Written by Ph.X, edited by stringweasel, Nanogamer7, Conor_, Therenas, Firerazer
This fine week in March, first-time contributor Ph.X talks about their very compartmentalized system for laying out a base using isolated modules and connecting them through a Logistic Train Network. Taking inspiration from software development and the lessons learned there, Ph.X uses the concepts of Modular Programming to their advantage.
Also, in other news, we now offer an email list that you can subscribe to! If you don’t browse reddit or the forums or even our Discord regularly, we now offer the option of the ever-popular concept of an email list. Just enter your email here and you’ll be notified every Friday on release of the newest issue. We will of course only ever use this for Alt-F4 posts, and not spam you with irrelevant crap.
Recipe-Oriented Factorio Life Ph.X
Factorio has a complex network of production lines (i.e. spaghetti) that make the game fun and challenging. It’s a complex engineering problem with similar challenges to software engineering, so I think it is worthwhile to use some real-life experience to improve the game experience.
What is ‘ROFL’
People with programming experience should have heard of Object-Oriented ProgrammingModular Programming, which is the theory that Recipe-Oriented Factorio Life (ROFL) aims to mimic. Modular programming is a software design technique that emphasizes separating the functionality of a program into independent, interchangeable modules, such that each contains everything necessary to execute a single aspect of the desired functionality. In ROFL, we divide the whole factory into independent, interchangeable subfactory modules, such that each contains everything necessary to process only one recipe of the desired factory.Читать полностью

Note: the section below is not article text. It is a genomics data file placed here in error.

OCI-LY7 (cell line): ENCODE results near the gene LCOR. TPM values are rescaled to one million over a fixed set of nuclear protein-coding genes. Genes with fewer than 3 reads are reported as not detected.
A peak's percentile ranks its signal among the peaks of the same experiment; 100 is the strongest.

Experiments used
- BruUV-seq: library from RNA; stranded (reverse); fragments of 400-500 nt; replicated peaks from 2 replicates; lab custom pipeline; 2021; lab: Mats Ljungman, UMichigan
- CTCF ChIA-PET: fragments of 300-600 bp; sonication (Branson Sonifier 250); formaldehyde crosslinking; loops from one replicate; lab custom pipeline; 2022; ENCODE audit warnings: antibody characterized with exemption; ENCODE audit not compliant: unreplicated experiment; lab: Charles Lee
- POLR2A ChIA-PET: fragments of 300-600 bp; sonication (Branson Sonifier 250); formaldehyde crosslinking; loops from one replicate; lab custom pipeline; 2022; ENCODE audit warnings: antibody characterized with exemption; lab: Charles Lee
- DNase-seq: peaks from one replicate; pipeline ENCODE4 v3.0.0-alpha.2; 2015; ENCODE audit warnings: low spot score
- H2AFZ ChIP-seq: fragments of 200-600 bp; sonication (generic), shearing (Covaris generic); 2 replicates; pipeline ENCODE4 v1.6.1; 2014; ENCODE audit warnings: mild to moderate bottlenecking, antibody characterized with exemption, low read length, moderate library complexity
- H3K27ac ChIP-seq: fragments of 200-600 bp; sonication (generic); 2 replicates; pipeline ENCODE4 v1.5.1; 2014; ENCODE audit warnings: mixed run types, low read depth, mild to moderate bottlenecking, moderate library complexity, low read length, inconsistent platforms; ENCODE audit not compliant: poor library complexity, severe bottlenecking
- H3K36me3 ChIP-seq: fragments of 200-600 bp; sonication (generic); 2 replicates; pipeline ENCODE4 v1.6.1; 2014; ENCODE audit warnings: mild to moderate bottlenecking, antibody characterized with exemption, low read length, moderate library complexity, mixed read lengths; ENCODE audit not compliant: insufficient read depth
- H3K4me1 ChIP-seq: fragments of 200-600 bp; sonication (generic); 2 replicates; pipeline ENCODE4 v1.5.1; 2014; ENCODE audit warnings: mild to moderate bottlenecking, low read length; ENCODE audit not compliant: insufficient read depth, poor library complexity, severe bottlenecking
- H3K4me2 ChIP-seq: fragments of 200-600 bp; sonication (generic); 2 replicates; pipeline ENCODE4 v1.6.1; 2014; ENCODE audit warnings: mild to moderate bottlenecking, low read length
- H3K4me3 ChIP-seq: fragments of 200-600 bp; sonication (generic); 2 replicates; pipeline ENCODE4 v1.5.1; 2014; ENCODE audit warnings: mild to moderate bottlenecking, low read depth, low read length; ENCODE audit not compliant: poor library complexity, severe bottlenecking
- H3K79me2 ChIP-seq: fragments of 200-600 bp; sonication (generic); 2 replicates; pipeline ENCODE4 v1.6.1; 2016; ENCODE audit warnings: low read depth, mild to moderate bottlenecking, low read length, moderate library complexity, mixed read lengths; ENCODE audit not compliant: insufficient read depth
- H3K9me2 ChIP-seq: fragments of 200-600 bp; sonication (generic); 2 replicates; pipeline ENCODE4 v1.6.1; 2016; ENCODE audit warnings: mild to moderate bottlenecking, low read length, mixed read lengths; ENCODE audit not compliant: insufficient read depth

the 1.1 release is the final release of the vanilla game. It will be maintained, so bugfixes, simple modding interface additions, or minor tweaks can happen, but that’s about it.
So, what are we going to do? There are several possibilities. Retiring is not really an option for several reasons, not going insane being one of them. There are some smaller experiments outside the Factorio realm that we want to do, but apart from that, we still want to extend the game. There is a large pool of ideas, so all we have to do is to just pick from the most potent ones. But the question is: How to package them?